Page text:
Chess Wizard

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Chess Wizard,
a private chess engine by Frédéric Louguet, competing in various French Computer Chess Championships and Massy Programmers Tournaments, winning the FCCC 1998, FCCC 2002 and FCCC 2003 [3], and Massy 2004 [4].



Chess Wizard vs The Crazy Bishop, Frédéric Louguet, Rémi Coulom, FCCC 2002 [5]



from a rgcc post by Frédéric Louguet in 1996 [6]:

Chess Wizard is a highly selective program, with a lot of knowledge in the eval function. It uses the bitmap approach, like Crafty and Chess Guru. However, it is very speculative in its evaluation and has a lot of special algorithms regarding space control.
It is quite slow compared to a lot of other programs (6000-10000 n/s on Pentium Pro 200), but I think it is not too "stupid" (that is, for a chess program :) Chess Wizard is two years old now, but the French Championship was his first official tournament.  
Wizard uses different extensions at different time controls, and his eval parameters change also with the time control (more agressive in sudden death). It uses an alpha-beta, and heavily prune forward by evaluating the position at each node in the tree.  
Since Wizard plays reasonably well positionally, I will concentrate on its tactical abilities for a few months. I was wondering what recapture extensions is considered to be optimal by other programmers. This problem is not simple at all. I am considering for now recapture extensions of equal material on the same square, plus quality sacs, plus exchanges around either king. I do not use fractional depth extensions, since I have not seen great benefits from them. 


from a CCC post by Frédéric Louguet in 2002 [7]:

The first time Chess Wizard played a real game of chess was in 1994. I worked a lot in 1994/1995/1996, and in 1996 it won the french championship with Chess Guru. I read a lot of publications, studied some source code (Turbo Chess in Turbo Pascal, GNU, later Crafty), tried a thousand ideas that did not work, found a few that really worked...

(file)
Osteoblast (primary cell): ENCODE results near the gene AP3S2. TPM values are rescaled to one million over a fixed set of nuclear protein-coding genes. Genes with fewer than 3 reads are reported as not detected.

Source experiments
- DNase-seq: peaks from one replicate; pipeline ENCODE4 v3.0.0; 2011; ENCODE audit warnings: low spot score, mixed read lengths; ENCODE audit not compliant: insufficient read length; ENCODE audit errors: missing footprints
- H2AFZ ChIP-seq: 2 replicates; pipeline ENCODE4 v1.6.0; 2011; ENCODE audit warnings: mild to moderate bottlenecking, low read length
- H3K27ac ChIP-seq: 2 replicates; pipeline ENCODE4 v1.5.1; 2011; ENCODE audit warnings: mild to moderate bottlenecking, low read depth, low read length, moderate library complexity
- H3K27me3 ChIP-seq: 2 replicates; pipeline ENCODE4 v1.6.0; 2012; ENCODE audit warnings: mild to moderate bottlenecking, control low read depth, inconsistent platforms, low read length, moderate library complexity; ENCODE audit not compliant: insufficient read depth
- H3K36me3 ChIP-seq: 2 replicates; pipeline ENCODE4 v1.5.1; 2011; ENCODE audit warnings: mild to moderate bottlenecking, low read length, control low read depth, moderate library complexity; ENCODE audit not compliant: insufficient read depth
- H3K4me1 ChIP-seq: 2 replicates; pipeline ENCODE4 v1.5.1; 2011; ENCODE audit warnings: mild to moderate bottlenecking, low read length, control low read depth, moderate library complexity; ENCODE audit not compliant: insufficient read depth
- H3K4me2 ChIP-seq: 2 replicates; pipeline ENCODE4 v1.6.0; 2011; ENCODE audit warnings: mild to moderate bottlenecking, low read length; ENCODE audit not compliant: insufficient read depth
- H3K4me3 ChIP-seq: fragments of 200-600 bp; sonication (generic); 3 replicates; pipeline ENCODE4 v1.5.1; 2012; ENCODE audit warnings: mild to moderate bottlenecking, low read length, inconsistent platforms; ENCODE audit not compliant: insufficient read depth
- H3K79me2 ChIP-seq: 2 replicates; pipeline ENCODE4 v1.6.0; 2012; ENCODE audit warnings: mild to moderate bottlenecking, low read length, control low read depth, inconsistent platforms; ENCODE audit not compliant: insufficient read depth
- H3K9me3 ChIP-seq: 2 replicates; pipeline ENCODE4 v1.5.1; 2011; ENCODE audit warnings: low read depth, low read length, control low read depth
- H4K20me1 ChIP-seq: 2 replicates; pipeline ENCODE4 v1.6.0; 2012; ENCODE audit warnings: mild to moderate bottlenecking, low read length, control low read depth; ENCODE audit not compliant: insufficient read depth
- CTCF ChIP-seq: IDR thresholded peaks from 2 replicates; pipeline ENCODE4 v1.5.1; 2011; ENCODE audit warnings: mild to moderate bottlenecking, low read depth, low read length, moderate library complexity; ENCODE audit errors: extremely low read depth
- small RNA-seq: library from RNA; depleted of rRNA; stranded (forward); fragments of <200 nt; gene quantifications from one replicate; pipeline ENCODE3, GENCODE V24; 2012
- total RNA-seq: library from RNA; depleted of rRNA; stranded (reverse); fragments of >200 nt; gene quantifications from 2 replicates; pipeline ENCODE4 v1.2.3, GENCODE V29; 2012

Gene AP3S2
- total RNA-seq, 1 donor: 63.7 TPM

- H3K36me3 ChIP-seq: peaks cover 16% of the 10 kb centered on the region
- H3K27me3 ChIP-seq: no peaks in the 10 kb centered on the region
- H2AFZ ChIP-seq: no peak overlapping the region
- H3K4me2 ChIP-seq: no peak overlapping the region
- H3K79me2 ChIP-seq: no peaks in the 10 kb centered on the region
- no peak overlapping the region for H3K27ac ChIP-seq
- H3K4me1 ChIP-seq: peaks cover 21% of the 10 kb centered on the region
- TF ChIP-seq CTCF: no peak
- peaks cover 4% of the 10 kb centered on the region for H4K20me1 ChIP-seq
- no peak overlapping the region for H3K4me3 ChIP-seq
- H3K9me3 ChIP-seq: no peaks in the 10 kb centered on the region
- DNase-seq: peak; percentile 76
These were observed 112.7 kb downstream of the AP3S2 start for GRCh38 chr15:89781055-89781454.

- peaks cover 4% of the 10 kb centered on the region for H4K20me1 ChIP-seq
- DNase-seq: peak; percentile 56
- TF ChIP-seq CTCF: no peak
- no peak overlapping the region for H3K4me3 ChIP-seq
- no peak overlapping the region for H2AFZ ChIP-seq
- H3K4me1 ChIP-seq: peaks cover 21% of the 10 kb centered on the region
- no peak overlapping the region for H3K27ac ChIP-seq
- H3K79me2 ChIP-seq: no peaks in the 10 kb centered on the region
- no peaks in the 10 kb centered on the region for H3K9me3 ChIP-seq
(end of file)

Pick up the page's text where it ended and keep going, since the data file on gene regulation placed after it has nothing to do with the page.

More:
I tried the bitboard approach very early (1995) because of the possibilities regarding evaluation. I always wanted Wizard to have a good evaluation, and a lot of complex things were easier to implement with bitboards. I learned some bitboard tricks from Crafty (in the 9.x to 10. versions I think) that I had not thought about before. But Chess Wizard is not entirely bitboard-based, it's more a hybrid approach.
I have two problems : my opening book is not very good, and I don't seem to find a way to make forward pruning really work. I tried 6723 ideas, a few times I thought I had found the solution, but everytime it was a false impression. Maybe I am forward-pruning challenged. I use null move (R=4 very far, then R=3, then R=2), I recently removed all checks from the quiescence search. The strength of Chess Wizard is based on two things : good evaluation, and search extensions. I use many threat extensions with small increments (2/16 of a ply), strange out of checks extensions, and so on. I tried singular extensions too, but with bad results.
When Wizard detects some patterns in the position, it simply tones down, and sometimes even shuts down completely, entire parts of the evaluation function to concentrate on the parameters that really counts (so other parameters don't get in the way).
But I really would like to find super-efficient forward pruning techniques, like those used in the top commercial programs. For the moment, I compensate with extensions. Maybe it is not possible to do both. Maybe it is the same thing, from a certain point of view.
But I have learned a few important things :
  1. You must never dismiss some thing that doesn't work now. Maybe in a year from now, It will work.
  2. You must never assume that something that works in someone else program wil work in your program.
  3. Like Christophe Théron rightly says, you must believe in statistics. Your testing methodology must be extremely well thought out.
  4. If you hear someone say "this algorithm sucks", or "it doesn't work", don't forget to add "for me" to the sentence. You must try it for yourself.
  5. Sometimes, you should completely leave the world of chess programming (even for one or two weeks). Some ideas have a way of being found only when you don't think about them !

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